Cloud Overview


The cloud has become a very ambiguous term amongst the IT community as of late. As it relates to hosting, the cloud means that your website is stored on different servers in different locations. The result is bigger and more powerful packages for your site.

Matching Up VPS vs Cloud Hosting Solutions

The benefits of cloud hosting are easier to define. You can count on the Three R’s of Resources, Redundantly, and Reliability to support your online project. Having your site located on a cluster of servers, as opposed to just one, gives you extra resources that you can tap into for more storage, speed, and scalability. Your webpage is duplicated across multiple servers. This redundancy prides protection against outages of a single server as well as added oomph for traffic spokes. With so many point of access, the uptime guarantees are through the roof with cloud hosting, making it a highly reliable option.

VPS Overview


VPS is perhaps the most logical progression from shared hosting. You want to perform more advanced tasks on your website and you want more technological control. To do so, you need privacy and security. Instead of co-mingling with other tenants in a shared server, VPS hosting gives you an area of a physical server that is isolated from other Web publishers’ projects. It is designed to mimic the benefits of dedicated hosting at an affordable price. 

Matching Up VPS vs Cloud Hosting Solutions

Users enjoy a number of advantages with VPS hosting.  In addition to its affordability, VPS is more reliable (other tenants’ usage can’t affect your resources); can easily be set up in a short period of time; and provides control of server configuration, software installation, and site creation and removal. On the downside, all of that control means that you will need to have some server administration chops. 

Cloud Versus VPS


The reality is, cloud and VPS hosting are very similar to each other. With security such a primary concern on the Web, both VPS and the cloud keep your site isolated from other users. You are not impacted by any of your neighbor’s errors, nor can they tap into your services.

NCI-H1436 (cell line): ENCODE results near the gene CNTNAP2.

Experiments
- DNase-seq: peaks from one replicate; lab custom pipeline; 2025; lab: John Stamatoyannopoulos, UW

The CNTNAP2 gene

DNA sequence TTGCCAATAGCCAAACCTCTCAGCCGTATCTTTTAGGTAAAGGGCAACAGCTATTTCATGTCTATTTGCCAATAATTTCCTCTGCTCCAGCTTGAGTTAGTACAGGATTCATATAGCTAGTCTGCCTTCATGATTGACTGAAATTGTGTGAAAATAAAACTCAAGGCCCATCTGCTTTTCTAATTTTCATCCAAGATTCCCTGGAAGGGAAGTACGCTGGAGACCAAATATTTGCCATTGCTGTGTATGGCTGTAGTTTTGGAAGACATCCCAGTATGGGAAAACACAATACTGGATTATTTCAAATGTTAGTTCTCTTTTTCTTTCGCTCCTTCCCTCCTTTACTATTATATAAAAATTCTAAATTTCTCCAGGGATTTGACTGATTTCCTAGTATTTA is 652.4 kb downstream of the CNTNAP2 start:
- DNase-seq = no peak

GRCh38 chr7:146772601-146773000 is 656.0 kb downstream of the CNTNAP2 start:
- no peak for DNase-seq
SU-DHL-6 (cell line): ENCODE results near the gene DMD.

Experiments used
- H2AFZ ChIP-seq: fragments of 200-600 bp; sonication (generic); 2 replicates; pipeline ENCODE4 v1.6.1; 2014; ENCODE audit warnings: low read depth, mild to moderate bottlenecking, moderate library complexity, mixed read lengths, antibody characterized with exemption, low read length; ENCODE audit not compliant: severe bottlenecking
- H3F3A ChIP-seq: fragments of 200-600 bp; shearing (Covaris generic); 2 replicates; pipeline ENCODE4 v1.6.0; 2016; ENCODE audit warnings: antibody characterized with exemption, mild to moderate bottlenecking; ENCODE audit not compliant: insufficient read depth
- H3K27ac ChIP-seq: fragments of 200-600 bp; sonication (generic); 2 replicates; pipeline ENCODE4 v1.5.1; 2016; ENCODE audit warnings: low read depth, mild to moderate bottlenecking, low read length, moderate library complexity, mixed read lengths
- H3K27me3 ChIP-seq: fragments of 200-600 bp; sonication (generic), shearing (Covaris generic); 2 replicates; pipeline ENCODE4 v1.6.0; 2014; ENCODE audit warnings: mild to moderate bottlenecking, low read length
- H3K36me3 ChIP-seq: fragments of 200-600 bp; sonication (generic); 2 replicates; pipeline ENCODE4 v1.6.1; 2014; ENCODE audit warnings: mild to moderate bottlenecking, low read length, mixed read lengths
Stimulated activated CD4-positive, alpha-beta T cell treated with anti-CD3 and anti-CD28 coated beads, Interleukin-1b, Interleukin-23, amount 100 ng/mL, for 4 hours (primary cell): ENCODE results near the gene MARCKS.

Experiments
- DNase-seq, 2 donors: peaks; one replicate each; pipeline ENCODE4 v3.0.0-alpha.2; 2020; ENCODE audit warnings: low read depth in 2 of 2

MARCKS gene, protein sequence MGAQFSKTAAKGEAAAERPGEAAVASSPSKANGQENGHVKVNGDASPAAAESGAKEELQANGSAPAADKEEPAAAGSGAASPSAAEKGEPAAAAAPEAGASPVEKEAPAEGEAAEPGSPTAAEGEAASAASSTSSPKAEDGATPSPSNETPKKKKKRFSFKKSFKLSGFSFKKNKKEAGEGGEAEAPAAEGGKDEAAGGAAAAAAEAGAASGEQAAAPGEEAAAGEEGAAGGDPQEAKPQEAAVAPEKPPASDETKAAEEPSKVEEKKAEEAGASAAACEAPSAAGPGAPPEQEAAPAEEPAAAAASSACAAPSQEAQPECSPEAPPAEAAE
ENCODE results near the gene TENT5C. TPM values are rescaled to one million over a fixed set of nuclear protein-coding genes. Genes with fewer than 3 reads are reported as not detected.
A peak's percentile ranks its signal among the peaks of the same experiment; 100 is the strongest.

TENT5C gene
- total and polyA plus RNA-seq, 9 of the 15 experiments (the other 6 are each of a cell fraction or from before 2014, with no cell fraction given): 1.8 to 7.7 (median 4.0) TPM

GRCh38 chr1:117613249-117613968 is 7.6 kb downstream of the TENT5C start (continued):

Matching Up VPS vs Cloud Hosting Solutions

The cloud, versus VPS hosting, gives you access to a larger network of resources instead of one physical machine. The scalability that cloud hosting provides is through the roof! You can immediately scale up or down to meet the needs of the project. Even though cloud costs can be higher, you only pay for the resources you use. Finally, with uptime guarantees closing in on 100 percent, cloud hosting is simply more reliable.

VPS hosting is typically going to be more affordable than cloud options. While the cloud may be more elastic, VPS offers more control over the entire environment from control panel to software installations. Surprisingly, what may be considered VPS hosting’s major drawback is also at the core if its greatest benefit. The fact that all of your data is stored on one server makes it more secure than having it being duplicated multiple times in the cloud. 

Which Is Best For You? 


Normally, further homework may need to be done before you can determine which one is the best hosting option for your site. That still may be true; however, with both options being legitimate next steps from shared serving, these small differences we’ve discussed may be all of the information that you need to make your decision.

If you are looking for more control and security, look no further than VPS hosting. That said; your online project may demand flexibility and resources. In that case, the cloud is probably the way to go. 

Then, again, you might be lucky enough to find a combination VPS cloud hosting provider. In this scenario, you get the redundancy of multiple copies; however, they are all networked back to one individual physical server. You get the best of both worlds; but, you pay for it, too. 

Tuesday, 28 July 2015